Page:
Chuck-A-Burger (St. Louis)
This drive-in diner is the last of several that were found in the St. Louis area starting in the 1950s. And while their burgers draw regular acclaim from food writers and St. Louis residents alike, given its ’50s roots, the space also draws regular automotive gatherings, allowing fans of burgers and classic cars to satisfy both needs in a single visit.
Hodad's (San Diego)
Hodad’s has three locations in the San Diego area, including one in the Ocean Beach neighborhood and one at Petco Park, home to the San Diego Padres. The decor at the Ocean Beach location is irreverent, with legions of license plates hanging down the walls from high ceilings; the burgers themselves are packed with toppings, seemingly designed to sate appetites many times over.
Bachi Burger (Las Vegas and Los Angeles)
With a number of locations in and around Las Vegas and Los Angeles, Bachi Burger has opted for a restrained, comfortable approach to their dining areas. The menu falls on the more luxurious side of burger-making, with an Asian fusion approach that makes for flavor combinations both unexpected and satisfying.
AJ Bombers (Milwaukee and Madison)
The decor at this acclaimed Milwaukee restaurant can prompt carnivalesque feelings: chalkboards abound, writing (intentionally) covers the walls, and some of the more industrial elements echo a World War II bomber deconstructed and scattered around the room. That anything-goes motif carries through to the food as well, with peanut butter and bacon being the toppings for one burger on the menu.
Kenny's Burger Joint (Dallas)
Featuring a well-stocked bar and a menu showing an equal aptitude for appetizers and salads, this Dallas restaurant offers diners an abundance of burger options. The range goes from the traditional (including a Juicy Lucy) to burgers making use of queso, eggs, and pulled pork.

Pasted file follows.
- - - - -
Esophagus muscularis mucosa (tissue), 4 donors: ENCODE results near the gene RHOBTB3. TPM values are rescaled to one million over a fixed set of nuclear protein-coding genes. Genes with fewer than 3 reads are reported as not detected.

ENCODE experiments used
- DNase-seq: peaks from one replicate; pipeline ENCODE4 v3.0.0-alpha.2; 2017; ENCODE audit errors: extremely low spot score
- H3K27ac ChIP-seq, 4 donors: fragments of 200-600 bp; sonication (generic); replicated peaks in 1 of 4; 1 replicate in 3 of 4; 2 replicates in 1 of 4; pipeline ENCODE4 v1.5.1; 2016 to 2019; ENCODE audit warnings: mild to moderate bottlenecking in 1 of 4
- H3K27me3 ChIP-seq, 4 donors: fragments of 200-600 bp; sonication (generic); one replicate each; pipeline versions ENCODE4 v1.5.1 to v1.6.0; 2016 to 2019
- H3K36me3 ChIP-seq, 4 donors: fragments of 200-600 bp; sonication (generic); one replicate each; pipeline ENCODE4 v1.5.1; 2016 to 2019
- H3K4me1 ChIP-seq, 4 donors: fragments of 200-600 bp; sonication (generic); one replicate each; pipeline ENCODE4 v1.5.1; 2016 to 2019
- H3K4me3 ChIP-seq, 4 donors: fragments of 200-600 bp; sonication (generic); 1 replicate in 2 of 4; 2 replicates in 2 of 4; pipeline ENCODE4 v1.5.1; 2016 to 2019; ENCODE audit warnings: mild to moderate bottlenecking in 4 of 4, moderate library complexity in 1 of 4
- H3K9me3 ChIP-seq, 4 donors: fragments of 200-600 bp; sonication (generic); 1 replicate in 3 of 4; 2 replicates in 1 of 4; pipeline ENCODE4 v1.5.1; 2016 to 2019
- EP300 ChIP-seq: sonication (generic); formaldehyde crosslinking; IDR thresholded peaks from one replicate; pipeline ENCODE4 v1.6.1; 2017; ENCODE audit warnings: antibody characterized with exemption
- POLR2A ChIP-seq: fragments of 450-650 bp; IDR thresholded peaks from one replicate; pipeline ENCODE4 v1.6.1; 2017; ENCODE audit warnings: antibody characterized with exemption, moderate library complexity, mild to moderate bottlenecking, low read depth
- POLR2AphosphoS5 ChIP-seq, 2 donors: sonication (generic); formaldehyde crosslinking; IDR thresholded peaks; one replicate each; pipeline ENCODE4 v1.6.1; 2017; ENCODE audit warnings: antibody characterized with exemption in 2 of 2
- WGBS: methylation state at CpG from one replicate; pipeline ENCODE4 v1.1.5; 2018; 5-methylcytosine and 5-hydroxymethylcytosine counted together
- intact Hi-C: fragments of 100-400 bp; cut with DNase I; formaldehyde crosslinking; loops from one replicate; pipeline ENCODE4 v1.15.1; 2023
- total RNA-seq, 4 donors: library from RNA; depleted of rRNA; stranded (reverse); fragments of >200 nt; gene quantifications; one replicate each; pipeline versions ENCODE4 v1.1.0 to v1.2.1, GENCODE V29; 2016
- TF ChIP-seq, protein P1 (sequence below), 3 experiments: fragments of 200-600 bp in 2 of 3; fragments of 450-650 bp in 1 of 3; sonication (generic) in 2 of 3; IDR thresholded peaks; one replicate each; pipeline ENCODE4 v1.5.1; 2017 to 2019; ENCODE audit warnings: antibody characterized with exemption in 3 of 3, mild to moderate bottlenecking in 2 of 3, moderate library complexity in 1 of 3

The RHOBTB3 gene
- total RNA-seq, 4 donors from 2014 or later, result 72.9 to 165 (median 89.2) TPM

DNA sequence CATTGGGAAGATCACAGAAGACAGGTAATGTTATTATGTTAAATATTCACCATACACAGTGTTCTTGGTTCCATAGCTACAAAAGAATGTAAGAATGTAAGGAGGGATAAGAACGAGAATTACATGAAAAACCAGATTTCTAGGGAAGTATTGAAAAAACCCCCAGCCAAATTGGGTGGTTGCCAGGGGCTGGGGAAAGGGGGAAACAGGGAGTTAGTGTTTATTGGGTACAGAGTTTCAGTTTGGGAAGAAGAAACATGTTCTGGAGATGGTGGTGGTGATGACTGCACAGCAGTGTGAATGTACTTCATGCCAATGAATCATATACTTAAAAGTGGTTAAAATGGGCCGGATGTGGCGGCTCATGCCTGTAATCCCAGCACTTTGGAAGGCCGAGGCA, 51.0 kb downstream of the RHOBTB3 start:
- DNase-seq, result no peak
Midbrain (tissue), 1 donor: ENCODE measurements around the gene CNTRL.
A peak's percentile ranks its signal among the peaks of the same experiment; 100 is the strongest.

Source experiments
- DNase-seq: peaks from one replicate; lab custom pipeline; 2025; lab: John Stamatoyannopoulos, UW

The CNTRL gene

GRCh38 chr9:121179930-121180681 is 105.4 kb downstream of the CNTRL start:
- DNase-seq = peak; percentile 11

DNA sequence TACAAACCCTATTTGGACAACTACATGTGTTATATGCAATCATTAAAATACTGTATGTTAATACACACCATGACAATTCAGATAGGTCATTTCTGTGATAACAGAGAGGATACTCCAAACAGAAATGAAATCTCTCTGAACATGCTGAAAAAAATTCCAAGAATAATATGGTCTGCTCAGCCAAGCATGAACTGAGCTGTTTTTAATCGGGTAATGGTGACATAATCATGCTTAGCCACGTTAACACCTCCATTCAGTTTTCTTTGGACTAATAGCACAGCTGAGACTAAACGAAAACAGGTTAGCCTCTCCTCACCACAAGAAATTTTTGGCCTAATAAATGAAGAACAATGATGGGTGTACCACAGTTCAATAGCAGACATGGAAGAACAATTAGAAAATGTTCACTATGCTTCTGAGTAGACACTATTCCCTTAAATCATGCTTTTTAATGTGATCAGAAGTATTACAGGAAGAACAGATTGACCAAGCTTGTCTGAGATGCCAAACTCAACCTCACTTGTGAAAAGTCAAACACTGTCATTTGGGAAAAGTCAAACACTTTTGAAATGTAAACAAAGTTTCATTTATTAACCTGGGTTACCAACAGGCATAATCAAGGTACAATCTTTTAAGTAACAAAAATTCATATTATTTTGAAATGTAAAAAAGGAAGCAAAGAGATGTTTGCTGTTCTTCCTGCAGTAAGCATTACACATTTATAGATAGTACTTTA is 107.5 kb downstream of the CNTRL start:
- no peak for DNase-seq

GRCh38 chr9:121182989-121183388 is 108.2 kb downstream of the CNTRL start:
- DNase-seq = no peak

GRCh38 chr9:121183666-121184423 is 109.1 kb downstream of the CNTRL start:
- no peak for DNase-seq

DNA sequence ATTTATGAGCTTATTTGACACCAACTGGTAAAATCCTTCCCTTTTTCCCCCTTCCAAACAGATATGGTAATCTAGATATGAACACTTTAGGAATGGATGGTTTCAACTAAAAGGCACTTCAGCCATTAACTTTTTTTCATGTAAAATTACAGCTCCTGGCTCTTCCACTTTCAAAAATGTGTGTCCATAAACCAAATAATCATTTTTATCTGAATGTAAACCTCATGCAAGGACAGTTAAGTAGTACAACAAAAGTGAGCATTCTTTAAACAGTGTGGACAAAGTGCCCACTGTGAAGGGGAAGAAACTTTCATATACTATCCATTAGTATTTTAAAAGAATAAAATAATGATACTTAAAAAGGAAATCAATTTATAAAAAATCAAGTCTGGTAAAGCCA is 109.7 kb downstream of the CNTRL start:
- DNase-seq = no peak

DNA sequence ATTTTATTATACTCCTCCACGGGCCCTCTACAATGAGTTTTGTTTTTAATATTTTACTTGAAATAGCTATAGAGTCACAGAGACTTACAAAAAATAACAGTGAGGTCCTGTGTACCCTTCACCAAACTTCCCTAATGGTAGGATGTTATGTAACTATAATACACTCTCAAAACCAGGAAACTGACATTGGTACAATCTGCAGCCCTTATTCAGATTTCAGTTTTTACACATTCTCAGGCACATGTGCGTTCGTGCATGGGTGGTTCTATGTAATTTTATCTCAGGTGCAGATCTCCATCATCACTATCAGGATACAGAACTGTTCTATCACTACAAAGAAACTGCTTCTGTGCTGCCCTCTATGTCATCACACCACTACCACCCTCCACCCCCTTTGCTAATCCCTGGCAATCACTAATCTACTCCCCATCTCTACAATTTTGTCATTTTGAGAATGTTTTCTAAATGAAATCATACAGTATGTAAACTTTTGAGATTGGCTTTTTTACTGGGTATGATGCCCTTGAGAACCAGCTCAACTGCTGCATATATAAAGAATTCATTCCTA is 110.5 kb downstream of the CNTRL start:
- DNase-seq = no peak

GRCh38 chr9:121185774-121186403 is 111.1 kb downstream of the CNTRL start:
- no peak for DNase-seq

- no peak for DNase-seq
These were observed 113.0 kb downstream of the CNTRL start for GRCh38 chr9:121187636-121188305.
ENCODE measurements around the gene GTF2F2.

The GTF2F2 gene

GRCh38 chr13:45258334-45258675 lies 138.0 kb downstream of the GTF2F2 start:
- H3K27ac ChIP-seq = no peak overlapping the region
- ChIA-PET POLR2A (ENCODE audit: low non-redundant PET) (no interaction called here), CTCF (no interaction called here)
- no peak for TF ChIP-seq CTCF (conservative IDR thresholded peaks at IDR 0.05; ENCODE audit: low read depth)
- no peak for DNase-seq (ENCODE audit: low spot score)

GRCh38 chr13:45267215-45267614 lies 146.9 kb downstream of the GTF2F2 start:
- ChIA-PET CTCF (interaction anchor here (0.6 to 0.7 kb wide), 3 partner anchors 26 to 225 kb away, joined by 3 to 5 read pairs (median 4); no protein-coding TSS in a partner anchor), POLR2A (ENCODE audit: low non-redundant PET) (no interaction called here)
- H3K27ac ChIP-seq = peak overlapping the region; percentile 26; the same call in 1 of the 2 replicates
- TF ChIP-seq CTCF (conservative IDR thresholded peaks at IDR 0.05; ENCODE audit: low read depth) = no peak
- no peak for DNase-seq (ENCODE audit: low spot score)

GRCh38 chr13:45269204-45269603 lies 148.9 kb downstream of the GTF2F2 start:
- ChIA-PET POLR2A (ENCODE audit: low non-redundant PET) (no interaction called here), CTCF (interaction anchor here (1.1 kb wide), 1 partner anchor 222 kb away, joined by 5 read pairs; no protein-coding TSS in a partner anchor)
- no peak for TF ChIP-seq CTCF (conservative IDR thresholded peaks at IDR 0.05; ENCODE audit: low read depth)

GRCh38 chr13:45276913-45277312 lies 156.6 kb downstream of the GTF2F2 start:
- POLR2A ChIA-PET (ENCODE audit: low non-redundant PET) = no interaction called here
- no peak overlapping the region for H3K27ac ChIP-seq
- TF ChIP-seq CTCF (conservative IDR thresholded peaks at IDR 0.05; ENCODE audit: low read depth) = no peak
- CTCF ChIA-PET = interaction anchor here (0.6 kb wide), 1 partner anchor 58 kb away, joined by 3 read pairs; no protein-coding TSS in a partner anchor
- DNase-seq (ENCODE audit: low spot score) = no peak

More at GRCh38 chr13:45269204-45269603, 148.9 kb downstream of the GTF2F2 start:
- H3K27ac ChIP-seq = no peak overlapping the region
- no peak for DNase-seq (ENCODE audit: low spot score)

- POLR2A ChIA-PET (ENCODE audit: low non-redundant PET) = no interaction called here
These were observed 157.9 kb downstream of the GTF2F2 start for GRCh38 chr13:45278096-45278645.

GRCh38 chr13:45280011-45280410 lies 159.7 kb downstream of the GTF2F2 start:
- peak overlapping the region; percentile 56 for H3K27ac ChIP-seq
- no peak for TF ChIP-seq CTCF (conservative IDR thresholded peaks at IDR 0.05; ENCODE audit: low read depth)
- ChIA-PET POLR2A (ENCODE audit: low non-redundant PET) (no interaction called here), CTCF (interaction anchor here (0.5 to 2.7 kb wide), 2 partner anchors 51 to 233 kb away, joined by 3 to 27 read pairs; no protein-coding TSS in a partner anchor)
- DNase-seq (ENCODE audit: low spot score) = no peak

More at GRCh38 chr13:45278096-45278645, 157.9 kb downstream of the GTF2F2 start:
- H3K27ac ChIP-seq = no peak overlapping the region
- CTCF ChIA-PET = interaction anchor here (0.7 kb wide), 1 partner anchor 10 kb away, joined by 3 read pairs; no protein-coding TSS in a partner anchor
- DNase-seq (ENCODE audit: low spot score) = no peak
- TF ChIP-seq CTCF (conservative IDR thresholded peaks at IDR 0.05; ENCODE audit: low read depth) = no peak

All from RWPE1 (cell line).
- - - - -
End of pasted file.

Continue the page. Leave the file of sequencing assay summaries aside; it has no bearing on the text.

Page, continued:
The Company Burger (New Orleans)
Located in Uptown New Orleans, The Company Burger’s dextrous menu has earned them plenty of acclaim. Their house burger is made with a pair of patties, American cheese, onions, and housemade pickles. And the rest of the menu, including a solid array of cocktails and a selection of local (and not-so-local) beers, seems designed to satisfy.
Monkey Burger (Tucson)
At its pair of Tucson locations, Monkey Burger offers a selection of burgers that opt for creative combinations of toppings. Some, like the Sonora, which features Oaxacan cheese and bacon, embrace the region’s cuisine. Others bring together spices and cheeses in unexpected ways. It’s all served up in an expansive, cleanly lit space.
Petey's Burger (Queens, NY)
Noted chef and restaurateur Michael Psilakis is a fan of this relatively new establishment located in Queens’s Astoria neighborhood. The interiors are minimal, with one exposed-brick wall and restrained decor throughout. As a whole, the menu focuses on the classics — burgers, fries, and shakes — and Petey’s has earned an excellent reputation for doing so.
Hinano Cafe (Venice, CA)
Located near the Venice Beach boardwalk, this restaurant is a longtime favorite of Josiah Citrin, chef and owner of Santa Monica’s Mélisse. “It’s a great place to get a nice tasty burger and cold pint of beer,” he said. Whether your taste in burgers runs to beef, turkey, or veggie patties, this spot has you covered. Citrin is a particular fan of the burger served with a hot link on top.
Burger Brothers (Towson, MD)
Visit Towson’s acclaimed Burger Brothers, and you’ll see a straightforward space, designed with abundant seating and minimal decor. The food has made it a favorite destination of Baltimore residents for many years running.
The range of burgers available at this Chicago restaurant are born from a wide variety of inspirations: one comes complete with kimchi, while another looks to German food for its toppings. For all of the collisions of taste happening on the menu, the look and feel of the interior opts for a more restrained approach, allowing eaters to focus on the meal before them.